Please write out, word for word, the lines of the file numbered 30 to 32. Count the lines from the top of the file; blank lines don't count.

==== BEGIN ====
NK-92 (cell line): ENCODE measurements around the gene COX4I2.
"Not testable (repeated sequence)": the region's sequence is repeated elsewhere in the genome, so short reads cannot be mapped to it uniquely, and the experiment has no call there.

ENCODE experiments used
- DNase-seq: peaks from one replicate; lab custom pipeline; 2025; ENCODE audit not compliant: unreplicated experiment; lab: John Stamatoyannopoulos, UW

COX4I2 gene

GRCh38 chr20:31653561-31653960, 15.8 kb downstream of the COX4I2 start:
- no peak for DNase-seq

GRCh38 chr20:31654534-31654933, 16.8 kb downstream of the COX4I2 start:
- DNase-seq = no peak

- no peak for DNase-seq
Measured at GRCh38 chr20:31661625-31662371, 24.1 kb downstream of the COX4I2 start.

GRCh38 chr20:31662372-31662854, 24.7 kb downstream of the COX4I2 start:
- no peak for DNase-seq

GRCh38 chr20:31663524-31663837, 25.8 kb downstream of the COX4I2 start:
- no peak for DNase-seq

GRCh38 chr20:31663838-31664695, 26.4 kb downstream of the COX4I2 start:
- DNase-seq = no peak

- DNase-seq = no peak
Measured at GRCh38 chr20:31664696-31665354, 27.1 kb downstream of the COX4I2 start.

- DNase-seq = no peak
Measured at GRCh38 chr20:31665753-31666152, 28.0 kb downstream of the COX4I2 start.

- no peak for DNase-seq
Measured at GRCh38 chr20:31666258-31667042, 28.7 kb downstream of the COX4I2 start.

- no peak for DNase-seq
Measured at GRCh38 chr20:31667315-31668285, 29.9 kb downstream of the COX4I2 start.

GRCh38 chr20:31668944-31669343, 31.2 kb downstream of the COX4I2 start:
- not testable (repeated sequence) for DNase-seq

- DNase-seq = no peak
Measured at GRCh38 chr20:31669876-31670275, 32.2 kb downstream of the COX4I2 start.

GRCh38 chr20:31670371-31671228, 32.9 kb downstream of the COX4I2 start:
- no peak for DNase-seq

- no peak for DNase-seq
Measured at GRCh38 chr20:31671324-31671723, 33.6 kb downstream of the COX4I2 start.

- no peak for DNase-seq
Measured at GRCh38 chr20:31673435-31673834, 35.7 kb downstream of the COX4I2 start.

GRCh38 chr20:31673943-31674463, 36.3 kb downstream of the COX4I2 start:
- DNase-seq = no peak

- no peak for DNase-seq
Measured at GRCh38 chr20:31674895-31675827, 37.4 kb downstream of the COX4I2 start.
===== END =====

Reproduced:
GRCh38 chr20:31670371-31671228, 32.9 kb downstream of the COX4I2 start:
- no peak for DNase-seq

- no peak for DNase-seq